A substantial proportion of the population engage in informal caring, with more than 40% providing informal care for at least one year over a twenty year period (Heitmueller and Michaud 2006). Informal care from family and friends is a very significant source of care in old age. Such relationships can be one-toone, many-to-one, one-to-many, and may even be reciprocal.
Although frequently modelled in the literature as being one-to-one, informal care can be complicated. The decisions of family and friends to provide informal support is entwined with the provision of formal care from the statutory, private and voluntary sectors. With an aging population, and greater pressures on the public purse, the role of informal carers in providing essential care services alongside the state is increasingly important. Informal care improves the health and well-being of carers (Cutler, Gruber et al. 2002), and reduces healthcare use and costs (Van Houtven and Norton 2006b). Pickard (2012) shows evidence of substitution between nursing home or hospital care and very intense co-resident intergenerational care for older people. However, provision of informal care is not without cost: carers' health typically suffers as a result of care provision (Schulz, O'Brien et al. 1995, Schulz, Mendelsohn et al. 2003, Schulz, Mendelsohn et al. 2003, Martire, Lustig et al. 2010, Haley, Allen et al. 2002, Haley 2003, Baumgarten, Lebel et al. 2002, Clyburn, Stones et al. 2000, Pinquart and Sorensen 2003).
In this paper we report the findings of a mixed-methods project, conducted as part of the ESRC-funded Centre for Population Change, exploring networks of informal caring. We use quantitative data from the British Household Panel Survey together with qualitative interviews conducted with older people and informal carers to describe different types of informal care networks. We explore the factors and decision-making processes that have contributed to the formation of the care networks.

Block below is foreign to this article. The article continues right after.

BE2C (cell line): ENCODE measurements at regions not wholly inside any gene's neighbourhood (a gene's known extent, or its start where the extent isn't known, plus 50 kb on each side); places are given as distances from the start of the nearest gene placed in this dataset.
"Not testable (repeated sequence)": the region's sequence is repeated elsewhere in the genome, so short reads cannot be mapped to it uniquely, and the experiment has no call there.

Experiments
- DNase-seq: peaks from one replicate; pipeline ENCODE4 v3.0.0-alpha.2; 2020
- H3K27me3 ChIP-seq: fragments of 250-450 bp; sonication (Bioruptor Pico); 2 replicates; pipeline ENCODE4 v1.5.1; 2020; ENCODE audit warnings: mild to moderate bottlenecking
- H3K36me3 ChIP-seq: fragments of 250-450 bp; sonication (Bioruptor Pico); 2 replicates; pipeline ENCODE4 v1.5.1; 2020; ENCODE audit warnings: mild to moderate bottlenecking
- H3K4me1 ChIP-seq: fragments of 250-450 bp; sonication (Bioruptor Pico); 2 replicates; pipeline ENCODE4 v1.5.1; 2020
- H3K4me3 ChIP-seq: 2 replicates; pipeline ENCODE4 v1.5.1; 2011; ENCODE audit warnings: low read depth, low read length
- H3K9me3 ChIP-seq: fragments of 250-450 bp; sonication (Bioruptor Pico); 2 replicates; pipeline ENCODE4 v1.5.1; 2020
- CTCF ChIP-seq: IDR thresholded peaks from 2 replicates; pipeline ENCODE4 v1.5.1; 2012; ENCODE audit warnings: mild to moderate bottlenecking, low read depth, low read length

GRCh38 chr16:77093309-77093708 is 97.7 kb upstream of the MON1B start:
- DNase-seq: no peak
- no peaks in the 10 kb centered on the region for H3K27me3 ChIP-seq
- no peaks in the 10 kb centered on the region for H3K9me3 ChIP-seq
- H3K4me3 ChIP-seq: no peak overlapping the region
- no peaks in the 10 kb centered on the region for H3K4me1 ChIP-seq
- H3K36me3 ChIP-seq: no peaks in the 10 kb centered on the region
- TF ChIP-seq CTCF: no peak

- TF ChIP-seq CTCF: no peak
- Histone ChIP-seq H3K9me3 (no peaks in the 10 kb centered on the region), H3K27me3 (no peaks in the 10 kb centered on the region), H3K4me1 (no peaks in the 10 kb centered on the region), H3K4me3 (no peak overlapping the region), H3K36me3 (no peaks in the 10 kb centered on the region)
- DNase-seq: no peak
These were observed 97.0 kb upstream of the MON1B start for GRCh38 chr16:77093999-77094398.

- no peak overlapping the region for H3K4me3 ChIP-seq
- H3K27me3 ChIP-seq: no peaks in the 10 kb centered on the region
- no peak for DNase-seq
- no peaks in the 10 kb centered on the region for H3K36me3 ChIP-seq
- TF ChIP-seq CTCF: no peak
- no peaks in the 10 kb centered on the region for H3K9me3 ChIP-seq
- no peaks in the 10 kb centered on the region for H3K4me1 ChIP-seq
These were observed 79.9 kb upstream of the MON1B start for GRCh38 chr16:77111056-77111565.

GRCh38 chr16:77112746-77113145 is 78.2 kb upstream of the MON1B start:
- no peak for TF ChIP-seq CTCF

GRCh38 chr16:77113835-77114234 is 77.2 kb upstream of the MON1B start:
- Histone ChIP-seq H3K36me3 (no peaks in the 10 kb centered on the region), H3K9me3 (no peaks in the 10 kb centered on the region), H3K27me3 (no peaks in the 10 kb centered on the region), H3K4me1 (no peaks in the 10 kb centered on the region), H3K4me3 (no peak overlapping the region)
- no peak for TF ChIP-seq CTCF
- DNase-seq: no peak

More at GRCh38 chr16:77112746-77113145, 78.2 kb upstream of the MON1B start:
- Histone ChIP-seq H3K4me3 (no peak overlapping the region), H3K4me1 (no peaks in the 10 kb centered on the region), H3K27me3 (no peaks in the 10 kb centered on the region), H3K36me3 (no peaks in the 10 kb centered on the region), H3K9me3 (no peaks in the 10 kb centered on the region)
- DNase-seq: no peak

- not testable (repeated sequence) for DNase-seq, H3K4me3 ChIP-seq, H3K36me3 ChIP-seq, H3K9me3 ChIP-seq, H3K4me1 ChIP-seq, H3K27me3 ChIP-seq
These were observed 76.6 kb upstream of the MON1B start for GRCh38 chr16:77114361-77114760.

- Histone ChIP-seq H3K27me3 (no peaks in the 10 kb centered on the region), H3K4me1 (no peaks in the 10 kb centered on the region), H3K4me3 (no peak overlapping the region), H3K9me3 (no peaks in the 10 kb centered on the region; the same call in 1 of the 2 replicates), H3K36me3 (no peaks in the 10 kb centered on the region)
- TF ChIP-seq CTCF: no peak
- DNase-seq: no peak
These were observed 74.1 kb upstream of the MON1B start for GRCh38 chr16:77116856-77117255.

For the quantitative analysis we use data in informal care provision from the BHPS in order to build a dataset of caring relationships. This relationship data can then be represented as networks of informal care, showing caring links between both household members and family outside. Formal care services can then be added to the representation of the network.
In the qualitative fieldwork we conducted interviews with older people and their informal carers in 20 households in rural Scotland. These in-depth semi-structured interviews built up housing and care histories, and allow us to build detailed caring networks for the respondents. Through a thematic analysis of the transcripts we identify key factors in the decision-making process about both care and location.
We aim to identify the factors that contribute to the formation of strong informal support networks. Combining quantitative and qualitative data sources allows us to explore both the prevalence of different network structures and explore in-depth the characteristics not captured in national surveys. We expect the findings to be useful for the formation of care policy, for organisations providing support to informal carers, and for organisations involved in the provision of formal care services to older people.